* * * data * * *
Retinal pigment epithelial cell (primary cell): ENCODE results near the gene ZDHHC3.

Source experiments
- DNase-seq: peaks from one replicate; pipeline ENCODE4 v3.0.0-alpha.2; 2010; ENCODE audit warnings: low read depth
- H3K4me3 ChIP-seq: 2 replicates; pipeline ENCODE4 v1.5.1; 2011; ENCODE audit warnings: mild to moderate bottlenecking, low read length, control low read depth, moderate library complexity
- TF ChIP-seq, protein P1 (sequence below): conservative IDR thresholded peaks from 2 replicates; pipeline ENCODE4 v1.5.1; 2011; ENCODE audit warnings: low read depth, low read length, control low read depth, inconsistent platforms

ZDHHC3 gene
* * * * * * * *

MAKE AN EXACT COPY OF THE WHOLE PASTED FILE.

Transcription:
Retinal pigment epithelial cell (primary cell): ENCODE results near the gene ZDHHC3.

Source experiments
- DNase-seq: peaks from one replicate; pipeline ENCODE4 v3.0.0-alpha.2; 2010; ENCODE audit warnings: low read depth
- H3K4me3 ChIP-seq: 2 replicates; pipeline ENCODE4 v1.5.1; 2011; ENCODE audit warnings: mild to moderate bottlenecking, low read length, control low read depth, moderate library complexity
- TF ChIP-seq, protein P1 (sequence below): conservative IDR thresholded peaks from 2 replicates; pipeline ENCODE4 v1.5.1; 2011; ENCODE audit warnings: low read depth, low read length, control low read depth, inconsistent platforms

ZDHHC3 gene